His sudden departure for the United States last Saturday has stoked the fire. He might have found humour in the rumours concerning his health condition to toss around; but he hasn't handled the matter as resolutely as one expected. I think that the President must come clean to end all these dangerous rumours and speculations. Is he really as healthy as his pre-departure posture and joke at the Kotoka International Airport will have us believe?
It shouldn't be a subject matter for dangerous speculation. As the public face of Ghana, he can't hide anything about himself without feeding the rumour machine with what may not work in his favour.
Although his health condition may be treated as a “private matter” to be jealously guarded against prying eyes and ears, I think that the manner in which it is being handled is doing more harm than good. At least, it appears not to be serving any useful purpose if it continues to be wrapped up the way it has been done all this while.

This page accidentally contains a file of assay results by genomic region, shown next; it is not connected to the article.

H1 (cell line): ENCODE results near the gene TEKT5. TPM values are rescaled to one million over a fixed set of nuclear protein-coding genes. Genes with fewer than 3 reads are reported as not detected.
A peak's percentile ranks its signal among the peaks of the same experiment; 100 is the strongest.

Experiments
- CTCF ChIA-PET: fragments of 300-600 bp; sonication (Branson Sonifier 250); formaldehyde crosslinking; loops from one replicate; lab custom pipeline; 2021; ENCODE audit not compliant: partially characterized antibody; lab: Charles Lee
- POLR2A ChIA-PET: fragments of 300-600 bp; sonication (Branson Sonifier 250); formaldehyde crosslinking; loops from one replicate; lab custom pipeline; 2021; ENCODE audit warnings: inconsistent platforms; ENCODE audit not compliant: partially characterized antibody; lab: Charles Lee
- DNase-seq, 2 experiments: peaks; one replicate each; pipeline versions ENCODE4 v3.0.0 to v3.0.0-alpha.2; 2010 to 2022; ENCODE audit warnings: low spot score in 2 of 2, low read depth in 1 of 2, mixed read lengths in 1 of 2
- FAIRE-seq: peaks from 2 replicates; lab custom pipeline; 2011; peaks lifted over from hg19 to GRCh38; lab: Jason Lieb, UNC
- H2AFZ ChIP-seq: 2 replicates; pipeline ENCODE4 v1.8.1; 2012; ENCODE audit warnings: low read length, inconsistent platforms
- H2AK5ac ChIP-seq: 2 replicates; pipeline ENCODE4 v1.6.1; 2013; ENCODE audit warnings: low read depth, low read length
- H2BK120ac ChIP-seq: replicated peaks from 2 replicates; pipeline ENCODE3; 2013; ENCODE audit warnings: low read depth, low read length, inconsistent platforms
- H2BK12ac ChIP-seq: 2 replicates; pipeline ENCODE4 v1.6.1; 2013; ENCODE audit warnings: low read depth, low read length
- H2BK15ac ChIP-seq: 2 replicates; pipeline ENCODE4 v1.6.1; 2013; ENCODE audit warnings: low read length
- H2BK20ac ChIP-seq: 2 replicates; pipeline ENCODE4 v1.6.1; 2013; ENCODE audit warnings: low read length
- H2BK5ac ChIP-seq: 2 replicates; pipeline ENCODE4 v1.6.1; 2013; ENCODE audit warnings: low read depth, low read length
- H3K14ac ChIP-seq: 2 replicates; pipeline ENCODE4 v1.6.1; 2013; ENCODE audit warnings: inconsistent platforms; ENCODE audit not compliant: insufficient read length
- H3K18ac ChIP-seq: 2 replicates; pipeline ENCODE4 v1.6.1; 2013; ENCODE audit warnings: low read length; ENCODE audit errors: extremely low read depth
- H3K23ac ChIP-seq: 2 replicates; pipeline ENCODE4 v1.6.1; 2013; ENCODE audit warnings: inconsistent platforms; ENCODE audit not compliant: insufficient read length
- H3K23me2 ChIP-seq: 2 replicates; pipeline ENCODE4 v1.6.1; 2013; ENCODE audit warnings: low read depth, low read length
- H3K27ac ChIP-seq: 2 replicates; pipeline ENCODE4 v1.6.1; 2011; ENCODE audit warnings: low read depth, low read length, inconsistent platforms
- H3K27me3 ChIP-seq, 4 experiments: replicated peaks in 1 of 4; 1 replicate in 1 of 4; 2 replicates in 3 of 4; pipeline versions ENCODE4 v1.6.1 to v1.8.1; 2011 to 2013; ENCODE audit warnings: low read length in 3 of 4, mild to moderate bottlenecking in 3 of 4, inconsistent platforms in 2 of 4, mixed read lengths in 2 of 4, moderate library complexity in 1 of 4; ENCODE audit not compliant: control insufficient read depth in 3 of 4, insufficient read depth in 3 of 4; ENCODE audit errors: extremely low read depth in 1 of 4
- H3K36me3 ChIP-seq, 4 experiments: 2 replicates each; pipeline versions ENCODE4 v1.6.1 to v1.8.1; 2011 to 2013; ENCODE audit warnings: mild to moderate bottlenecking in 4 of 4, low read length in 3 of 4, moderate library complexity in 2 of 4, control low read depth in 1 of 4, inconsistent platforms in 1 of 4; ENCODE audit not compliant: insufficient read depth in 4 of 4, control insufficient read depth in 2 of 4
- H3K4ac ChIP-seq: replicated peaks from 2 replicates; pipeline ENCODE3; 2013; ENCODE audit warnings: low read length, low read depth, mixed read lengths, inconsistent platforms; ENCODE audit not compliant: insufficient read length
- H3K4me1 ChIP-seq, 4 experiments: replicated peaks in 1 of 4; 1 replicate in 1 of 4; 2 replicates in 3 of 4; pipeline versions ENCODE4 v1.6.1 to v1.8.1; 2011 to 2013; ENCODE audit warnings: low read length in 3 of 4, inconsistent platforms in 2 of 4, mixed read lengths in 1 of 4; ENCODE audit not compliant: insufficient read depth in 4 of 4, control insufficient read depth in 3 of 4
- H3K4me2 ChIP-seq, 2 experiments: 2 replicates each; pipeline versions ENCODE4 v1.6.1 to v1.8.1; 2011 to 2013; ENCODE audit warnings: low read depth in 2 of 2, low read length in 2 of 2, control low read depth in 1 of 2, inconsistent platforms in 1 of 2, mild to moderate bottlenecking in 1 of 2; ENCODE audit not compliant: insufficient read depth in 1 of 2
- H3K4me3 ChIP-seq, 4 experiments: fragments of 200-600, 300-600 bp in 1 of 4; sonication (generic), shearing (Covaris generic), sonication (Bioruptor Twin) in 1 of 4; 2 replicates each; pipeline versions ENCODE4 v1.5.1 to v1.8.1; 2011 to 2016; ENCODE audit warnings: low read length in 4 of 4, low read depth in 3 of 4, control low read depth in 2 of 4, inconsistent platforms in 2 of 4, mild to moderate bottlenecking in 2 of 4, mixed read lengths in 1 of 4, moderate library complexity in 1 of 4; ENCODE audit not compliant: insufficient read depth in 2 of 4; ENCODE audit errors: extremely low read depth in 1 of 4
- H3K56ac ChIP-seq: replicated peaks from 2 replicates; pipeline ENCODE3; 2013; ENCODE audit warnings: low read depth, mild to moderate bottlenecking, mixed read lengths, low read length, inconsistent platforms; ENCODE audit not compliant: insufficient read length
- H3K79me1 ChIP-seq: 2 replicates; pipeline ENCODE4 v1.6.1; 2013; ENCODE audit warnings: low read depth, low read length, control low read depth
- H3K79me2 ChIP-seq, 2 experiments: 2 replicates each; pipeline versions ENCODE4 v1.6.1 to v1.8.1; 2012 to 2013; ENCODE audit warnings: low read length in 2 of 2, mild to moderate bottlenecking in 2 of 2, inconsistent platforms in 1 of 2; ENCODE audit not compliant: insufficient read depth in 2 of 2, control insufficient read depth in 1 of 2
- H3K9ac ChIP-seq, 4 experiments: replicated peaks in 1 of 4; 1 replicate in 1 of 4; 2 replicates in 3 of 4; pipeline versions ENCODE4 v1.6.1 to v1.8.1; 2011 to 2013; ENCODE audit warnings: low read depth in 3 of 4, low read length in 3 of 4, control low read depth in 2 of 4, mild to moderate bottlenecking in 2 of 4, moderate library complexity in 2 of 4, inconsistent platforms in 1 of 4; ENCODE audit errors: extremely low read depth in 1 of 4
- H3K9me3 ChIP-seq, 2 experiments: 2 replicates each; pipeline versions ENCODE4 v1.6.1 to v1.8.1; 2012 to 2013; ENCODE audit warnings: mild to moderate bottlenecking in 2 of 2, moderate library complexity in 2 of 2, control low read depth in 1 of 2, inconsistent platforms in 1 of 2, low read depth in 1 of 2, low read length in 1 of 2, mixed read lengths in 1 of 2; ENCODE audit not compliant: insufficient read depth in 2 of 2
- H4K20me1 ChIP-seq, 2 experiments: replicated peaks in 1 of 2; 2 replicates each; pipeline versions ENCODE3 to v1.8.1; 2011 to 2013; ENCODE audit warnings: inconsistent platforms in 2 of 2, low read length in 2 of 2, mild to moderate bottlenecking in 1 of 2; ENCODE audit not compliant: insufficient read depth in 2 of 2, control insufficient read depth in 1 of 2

The point is that the more this matter is treated as a national security secret, the more tongues wag, especially when the President wasn't seen in public or heard from for many days, even when many disturbing events were happening all over the country to threaten peace and tranquility. Out of the blues, when he emerged, it was nothing to solve those problems but to leave the country for a “regular medical check-up.”